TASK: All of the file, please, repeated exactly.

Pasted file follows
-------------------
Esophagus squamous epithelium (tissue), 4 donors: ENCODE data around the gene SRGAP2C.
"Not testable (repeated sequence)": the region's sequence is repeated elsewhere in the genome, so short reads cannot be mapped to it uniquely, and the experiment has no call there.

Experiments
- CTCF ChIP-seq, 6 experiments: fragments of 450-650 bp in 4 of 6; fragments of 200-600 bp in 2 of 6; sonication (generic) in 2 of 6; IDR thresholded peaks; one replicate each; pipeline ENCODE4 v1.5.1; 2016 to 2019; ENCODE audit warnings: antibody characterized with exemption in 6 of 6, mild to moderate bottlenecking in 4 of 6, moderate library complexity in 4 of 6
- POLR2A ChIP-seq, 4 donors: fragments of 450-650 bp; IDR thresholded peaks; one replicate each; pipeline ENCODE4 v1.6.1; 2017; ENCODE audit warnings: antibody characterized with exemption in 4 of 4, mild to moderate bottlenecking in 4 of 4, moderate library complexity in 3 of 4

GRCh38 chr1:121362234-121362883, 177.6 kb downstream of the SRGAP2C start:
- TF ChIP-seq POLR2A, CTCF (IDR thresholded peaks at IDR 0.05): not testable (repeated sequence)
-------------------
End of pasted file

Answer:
Esophagus squamous epithelium (tissue), 4 donors: ENCODE data around the gene SRGAP2C.
"Not testable (repeated sequence)": the region's sequence is repeated elsewhere in the genome, so short reads cannot be mapped to it uniquely, and the experiment has no call there.

Experiments
- CTCF ChIP-seq, 6 experiments: fragments of 450-650 bp in 4 of 6; fragments of 200-600 bp in 2 of 6; sonication (generic) in 2 of 6; IDR thresholded peaks; one replicate each; pipeline ENCODE4 v1.5.1; 2016 to 2019; ENCODE audit warnings: antibody characterized with exemption in 6 of 6, mild to moderate bottlenecking in 4 of 6, moderate library complexity in 4 of 6
- POLR2A ChIP-seq, 4 donors: fragments of 450-650 bp; IDR thresholded peaks; one replicate each; pipeline ENCODE4 v1.6.1; 2017; ENCODE audit warnings: antibody characterized with exemption in 4 of 4, mild to moderate bottlenecking in 4 of 4, moderate library complexity in 3 of 4

GRCh38 chr1:121362234-121362883, 177.6 kb downstream of the SRGAP2C start:
- TF ChIP-seq POLR2A, CTCF (IDR thresholded peaks at IDR 0.05): not testable (repeated sequence)